Three additional members of the film crew have sued Alec Baldwin and other producers of the low-budget Western “Rust” for “dangerous cost cutting” and reckless behavior that contributed to the fatal accident that continues to haunt them.
The lawsuit, alleging negligence and intentional infliction of emotional distress, was filed Friday in state court in Santa Fe, NM, by crew members Ross Addiego, Doran Curtin and Reese Price. It names Baldwin, his El Dorado Pictures company and Rust Movie Productions LLC, adding to the tangle of civil lawsuits stemming from the October 21, 2021 shooting that killed cameraman Halyna Hutchins.
The latest filing – which includes new details about the shooting – alleged that the tragedy was largely caused by the producers’ desire to prioritize speed and cost control over crew member safety.
Hutchins died, director Joel Souza suffered a gunshot wound and other crew members struggled with the physical and emotional toll without support from the producers, the lawsuit said.
“Defendants cut corners; ignored reports of multiple, unscripted firearm discharges; and persisted, rushed and understaffed, to finish the film,” said the lawsuit filed by prominent Albuquerque attorney Jacob G. Vigil.
A Baldwin spokesperson declined to comment Monday.
Rust producers, who also declined to comment, have previously denied allegations of wrongdoing.
The trial comes more than a year after the tragedy and as criminal trials begin in New Mexico.
Baldwin and gunsmith Hannah Gutierrez Reed have been charged with two counts of involuntary manslaughter and negligent use of a deadly weapon. Last week, Baldwin pleaded not guilty. A lawyer for Gutierrez Reed – who has admitted to loading the gun that day – has said she will soon enter a not guilty plea.
Deputy Director David Halls separately reached an agreement with prosecutors to plead no contest to a charge of negligent use of a deadly weapon in exchange for a six-month unsupervised suspended sentence.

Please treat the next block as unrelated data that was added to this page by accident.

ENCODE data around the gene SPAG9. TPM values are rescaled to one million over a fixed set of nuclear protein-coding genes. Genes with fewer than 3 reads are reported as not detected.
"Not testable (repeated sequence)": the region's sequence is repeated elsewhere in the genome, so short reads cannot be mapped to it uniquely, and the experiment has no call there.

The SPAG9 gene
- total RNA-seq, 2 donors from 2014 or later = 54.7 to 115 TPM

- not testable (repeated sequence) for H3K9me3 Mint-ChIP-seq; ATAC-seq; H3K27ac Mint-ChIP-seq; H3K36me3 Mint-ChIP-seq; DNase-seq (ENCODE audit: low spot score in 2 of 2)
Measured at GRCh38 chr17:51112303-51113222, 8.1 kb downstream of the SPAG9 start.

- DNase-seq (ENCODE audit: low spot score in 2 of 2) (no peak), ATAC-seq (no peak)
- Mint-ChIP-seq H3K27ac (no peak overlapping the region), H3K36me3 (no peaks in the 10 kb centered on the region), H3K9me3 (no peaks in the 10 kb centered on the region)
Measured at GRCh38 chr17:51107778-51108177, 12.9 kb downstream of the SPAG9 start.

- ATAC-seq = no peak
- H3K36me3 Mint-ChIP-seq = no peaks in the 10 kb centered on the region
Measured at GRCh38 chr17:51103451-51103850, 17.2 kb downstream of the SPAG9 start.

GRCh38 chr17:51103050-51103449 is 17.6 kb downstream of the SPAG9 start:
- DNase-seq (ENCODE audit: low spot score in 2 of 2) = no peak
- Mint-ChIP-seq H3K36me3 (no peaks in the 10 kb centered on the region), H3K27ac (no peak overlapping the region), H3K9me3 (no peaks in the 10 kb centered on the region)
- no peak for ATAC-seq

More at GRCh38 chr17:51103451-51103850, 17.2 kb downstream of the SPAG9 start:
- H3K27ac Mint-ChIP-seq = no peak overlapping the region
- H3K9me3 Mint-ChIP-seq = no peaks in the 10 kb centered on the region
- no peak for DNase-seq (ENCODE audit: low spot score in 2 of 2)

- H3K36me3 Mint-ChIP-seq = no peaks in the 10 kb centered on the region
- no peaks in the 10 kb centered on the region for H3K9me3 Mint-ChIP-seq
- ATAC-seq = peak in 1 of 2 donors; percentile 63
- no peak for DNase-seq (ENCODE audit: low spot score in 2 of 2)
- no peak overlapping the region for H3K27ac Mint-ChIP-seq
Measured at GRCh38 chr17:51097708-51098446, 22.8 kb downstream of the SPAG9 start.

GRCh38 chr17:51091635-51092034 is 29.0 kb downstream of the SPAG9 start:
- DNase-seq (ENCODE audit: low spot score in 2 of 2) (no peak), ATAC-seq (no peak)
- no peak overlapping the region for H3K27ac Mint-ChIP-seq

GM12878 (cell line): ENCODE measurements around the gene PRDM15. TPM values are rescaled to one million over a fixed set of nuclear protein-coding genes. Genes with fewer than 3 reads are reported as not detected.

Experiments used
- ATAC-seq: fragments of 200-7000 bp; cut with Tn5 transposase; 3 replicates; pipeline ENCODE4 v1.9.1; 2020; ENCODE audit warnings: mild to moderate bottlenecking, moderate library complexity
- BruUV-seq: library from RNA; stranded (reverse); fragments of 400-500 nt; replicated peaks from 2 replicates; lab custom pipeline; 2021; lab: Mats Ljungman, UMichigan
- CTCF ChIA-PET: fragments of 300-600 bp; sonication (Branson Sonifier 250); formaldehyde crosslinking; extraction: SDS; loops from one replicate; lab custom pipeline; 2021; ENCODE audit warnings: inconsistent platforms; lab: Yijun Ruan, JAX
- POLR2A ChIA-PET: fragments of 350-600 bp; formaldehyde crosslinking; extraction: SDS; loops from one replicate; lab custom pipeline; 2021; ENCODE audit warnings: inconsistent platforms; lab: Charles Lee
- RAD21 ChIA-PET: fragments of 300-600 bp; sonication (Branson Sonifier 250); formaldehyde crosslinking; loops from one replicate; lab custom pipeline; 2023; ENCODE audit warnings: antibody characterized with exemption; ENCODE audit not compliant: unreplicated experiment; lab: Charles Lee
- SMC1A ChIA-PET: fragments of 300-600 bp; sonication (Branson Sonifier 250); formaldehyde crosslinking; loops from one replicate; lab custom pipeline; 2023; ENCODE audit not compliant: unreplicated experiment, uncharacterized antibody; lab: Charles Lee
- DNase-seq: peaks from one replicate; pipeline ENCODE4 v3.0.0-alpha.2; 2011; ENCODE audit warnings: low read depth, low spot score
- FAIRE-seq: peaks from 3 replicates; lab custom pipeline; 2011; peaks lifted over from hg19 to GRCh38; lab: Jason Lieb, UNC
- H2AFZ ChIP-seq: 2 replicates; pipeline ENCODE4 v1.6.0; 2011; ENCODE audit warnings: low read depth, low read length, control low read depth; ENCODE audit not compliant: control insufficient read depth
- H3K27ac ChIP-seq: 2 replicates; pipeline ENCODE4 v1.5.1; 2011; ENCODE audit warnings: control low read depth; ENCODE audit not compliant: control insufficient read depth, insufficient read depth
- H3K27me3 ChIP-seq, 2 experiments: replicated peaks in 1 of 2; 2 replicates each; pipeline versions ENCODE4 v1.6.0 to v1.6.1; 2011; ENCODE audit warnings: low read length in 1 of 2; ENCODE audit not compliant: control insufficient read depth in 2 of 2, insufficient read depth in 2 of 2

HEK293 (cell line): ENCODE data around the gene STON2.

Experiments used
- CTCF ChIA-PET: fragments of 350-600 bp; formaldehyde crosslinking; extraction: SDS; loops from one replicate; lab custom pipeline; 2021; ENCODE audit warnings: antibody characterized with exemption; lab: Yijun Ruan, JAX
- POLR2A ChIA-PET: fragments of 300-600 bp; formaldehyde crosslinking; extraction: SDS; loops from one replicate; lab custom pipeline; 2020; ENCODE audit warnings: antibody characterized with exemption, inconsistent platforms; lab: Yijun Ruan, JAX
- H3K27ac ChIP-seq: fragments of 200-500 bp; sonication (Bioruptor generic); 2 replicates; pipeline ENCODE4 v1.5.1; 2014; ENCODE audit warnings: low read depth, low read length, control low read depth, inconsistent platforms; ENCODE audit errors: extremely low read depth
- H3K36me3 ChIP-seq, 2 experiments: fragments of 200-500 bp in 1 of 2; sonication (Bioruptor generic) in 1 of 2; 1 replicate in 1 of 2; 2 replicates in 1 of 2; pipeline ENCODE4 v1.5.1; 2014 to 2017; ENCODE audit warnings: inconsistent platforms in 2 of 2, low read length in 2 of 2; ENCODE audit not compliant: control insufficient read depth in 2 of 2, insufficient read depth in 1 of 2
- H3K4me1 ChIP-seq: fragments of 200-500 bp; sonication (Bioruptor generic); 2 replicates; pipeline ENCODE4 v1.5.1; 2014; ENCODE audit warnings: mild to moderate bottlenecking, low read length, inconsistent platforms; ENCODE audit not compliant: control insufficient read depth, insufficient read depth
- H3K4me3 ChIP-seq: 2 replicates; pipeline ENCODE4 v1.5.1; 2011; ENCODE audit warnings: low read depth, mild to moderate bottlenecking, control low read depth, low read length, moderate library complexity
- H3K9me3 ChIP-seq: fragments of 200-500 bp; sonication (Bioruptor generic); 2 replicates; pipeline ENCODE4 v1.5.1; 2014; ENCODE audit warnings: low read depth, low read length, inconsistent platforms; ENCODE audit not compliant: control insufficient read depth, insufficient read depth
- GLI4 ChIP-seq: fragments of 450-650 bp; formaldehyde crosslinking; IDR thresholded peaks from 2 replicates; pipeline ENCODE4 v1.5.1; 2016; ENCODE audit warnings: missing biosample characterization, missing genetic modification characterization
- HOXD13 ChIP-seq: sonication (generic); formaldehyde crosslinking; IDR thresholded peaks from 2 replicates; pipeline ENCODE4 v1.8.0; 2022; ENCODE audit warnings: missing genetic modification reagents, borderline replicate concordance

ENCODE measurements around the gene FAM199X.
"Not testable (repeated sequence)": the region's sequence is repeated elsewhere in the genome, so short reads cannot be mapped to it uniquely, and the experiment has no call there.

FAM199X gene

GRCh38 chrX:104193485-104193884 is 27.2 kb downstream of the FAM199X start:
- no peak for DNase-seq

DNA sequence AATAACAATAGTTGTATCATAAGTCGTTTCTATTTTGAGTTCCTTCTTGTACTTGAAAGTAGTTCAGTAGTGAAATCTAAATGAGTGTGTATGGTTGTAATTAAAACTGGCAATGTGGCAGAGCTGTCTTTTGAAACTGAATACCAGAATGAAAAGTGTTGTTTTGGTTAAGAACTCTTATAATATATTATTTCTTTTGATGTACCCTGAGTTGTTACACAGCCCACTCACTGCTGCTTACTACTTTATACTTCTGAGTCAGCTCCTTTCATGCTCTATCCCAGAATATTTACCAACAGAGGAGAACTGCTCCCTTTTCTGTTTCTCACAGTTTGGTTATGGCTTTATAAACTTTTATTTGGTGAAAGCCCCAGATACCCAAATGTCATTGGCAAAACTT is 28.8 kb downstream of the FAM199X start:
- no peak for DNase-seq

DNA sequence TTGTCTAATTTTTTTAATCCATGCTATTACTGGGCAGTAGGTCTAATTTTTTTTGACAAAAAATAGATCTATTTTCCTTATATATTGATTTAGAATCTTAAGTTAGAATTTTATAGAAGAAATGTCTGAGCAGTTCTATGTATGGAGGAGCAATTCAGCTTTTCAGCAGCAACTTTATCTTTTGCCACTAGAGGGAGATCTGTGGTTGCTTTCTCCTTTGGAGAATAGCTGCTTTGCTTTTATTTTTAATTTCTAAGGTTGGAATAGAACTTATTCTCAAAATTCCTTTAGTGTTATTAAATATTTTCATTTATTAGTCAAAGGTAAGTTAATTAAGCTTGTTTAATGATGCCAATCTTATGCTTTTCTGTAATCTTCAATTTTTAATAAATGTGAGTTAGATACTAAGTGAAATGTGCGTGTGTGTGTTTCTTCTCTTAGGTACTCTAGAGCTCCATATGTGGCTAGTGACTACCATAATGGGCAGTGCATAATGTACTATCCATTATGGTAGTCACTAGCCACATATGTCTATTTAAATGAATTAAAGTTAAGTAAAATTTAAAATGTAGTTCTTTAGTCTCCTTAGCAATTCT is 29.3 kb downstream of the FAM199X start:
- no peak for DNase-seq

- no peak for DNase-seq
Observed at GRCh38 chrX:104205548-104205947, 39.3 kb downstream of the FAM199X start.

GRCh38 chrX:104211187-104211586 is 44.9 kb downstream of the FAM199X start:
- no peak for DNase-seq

Late last week, Rust Movie Productions, the company behind the troubled western, reached a settlement with New Mexico’s Health and Safety Bureau. As part of the deal, the state agency agreed to downgrade a citation it made against production last year and reduce the financial penalty from $136,793 to $100,000, the maximum under the law.
The agency initially struck a strident tone, saying producers showed “clear indifference” to worker safety, noting that on-set safety procedures were not followed and previous accidental firearms were not investigated.
The lawsuit by Addiego, Curtin and Price alleges producers skipped “a highly trained and experienced firearms specialist” who was willing to work on the gun-heavy Baldwin movie, and instead hired Gutierrez Reed, who had previously served as lead armor on only one movie.
“This decision was motivated by defendants’ desire for quick and low-cost production,” the lawsuit said, noting that Gutierrez Reed, then 24, took on a dual role as gunsmith and assistant to main props for the film.
“Other armor candidates warned against splitting time in a gun-heavy production that involved handling multiple operable firearms almost every day,” the lawsuit said. “But defendants stormed ahead with Gutierrez Reed, an inexperienced gunsmith who would work two jobs for the price of one.”
The suit notes that the fatal day began “on a tense note” after seven of the eight camera crew members left work amid complaints of alleged inattention to safety and a lack of nearby shelter. After lunch, the three crew members crowded into a cramped space, the small wooden church, with Baldwin, Hutchins, Souza, and Halls.
No one bothered to check the gun in the church before rehearsal, the lawsuit said.
The crewmen said they had no warning that Baldwin would fire his gun and they were not wearing ear plugs, eye protection or safety shields. All said they suffered physical effects from the blast, including trauma, hearing loss and vibration shock. In the months that followed, they struggled with other trauma related to the shooting, but the defendants “did not provide diagnostic services or any meaningful emotional or mental health services,” the indictment said.
“Despite this, plaintiffs have independently sought help to manage their injuries, including, but not limited to, insomnia, anxiety, depression, and symptoms of post-traumatic stress disorder,” the lawsuit said.
Addiego was the film’s dolly operator, responsible for operating the camera movement mechanisms. Curtin was the regular, overseeing costumes and accessories, and Price was the main handle, handling non-electrical support gear.
Previously, at least two other crew members – script supervisor Mamie Mitchell and blunder Serge Svetnoy – sued the producers, alleging the set was unsafe and that they had been put in danger during rehearsal. Regular medic Cherlyn Schaefer also sued.
“With his right hand, Defendant Baldwin repeatedly drew the revolver across his body from the left shoulder holster and aimed it at the crew members standing in front of him, including plaintiffs,” the lawsuit said.
“On his third draw, Defendant Baldwin cocked the hammer of the revolver with the trigger pulled and fired it at the crew beating Hutchins and wounding the plaintiffs,” the lawsuit said.
The production plans to resume filming in Montana this spring with Souza, Baldwin and other original cast members.
Staff writer Anousha Sakoui contributed to this report.